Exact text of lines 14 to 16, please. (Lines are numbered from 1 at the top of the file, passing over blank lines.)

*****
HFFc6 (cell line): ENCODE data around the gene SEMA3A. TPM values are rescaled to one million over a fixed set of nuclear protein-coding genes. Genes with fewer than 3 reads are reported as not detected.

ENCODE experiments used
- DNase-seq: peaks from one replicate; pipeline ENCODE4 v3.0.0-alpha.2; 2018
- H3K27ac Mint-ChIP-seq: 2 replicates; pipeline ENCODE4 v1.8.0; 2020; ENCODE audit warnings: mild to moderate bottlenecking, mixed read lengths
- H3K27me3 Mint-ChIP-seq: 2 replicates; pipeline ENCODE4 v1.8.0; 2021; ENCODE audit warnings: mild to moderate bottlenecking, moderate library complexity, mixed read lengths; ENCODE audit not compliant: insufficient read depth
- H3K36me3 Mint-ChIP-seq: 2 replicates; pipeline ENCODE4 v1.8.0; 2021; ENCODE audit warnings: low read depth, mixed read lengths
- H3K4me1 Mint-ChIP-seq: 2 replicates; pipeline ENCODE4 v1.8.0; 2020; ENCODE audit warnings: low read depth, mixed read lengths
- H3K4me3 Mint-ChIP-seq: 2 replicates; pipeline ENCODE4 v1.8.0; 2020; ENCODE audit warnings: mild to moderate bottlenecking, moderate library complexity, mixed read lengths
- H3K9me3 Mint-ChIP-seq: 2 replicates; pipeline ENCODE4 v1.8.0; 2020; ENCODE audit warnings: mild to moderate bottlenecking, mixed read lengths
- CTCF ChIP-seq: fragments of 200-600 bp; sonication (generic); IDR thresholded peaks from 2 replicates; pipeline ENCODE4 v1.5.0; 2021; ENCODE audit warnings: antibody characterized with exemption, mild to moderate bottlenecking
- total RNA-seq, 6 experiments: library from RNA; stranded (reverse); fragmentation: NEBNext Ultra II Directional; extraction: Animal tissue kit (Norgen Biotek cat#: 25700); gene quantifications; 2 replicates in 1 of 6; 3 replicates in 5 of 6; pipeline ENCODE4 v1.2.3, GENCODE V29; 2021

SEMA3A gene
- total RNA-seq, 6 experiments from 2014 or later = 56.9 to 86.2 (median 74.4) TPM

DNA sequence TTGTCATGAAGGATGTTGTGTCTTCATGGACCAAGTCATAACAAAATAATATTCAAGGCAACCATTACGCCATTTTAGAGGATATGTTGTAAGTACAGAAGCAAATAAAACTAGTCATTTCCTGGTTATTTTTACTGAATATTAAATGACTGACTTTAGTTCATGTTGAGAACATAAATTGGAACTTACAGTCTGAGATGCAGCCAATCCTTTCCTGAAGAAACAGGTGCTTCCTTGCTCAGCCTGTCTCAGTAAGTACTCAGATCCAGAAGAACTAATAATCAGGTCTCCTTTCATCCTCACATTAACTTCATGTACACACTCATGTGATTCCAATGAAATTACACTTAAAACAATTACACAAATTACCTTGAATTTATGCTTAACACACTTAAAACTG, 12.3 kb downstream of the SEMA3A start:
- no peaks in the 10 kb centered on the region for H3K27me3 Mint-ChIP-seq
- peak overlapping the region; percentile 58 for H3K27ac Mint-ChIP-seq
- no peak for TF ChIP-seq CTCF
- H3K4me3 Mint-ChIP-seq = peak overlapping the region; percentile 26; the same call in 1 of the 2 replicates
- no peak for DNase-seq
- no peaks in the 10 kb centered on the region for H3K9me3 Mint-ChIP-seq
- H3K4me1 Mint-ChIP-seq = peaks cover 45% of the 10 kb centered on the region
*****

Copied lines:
DNA sequence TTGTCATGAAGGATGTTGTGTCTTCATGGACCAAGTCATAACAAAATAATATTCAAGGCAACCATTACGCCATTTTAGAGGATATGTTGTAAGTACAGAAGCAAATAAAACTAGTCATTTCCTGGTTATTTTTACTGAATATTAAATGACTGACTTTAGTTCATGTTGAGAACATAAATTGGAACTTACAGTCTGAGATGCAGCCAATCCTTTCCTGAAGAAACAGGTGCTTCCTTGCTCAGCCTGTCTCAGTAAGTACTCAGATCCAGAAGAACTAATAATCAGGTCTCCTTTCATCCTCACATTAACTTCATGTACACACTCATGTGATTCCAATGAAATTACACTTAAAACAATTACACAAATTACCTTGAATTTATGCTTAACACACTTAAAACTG, 12.3 kb downstream of the SEMA3A start:
- no peaks in the 10 kb centered on the region for H3K27me3 Mint-ChIP-seq
- peak overlapping the region; percentile 58 for H3K27ac Mint-ChIP-seq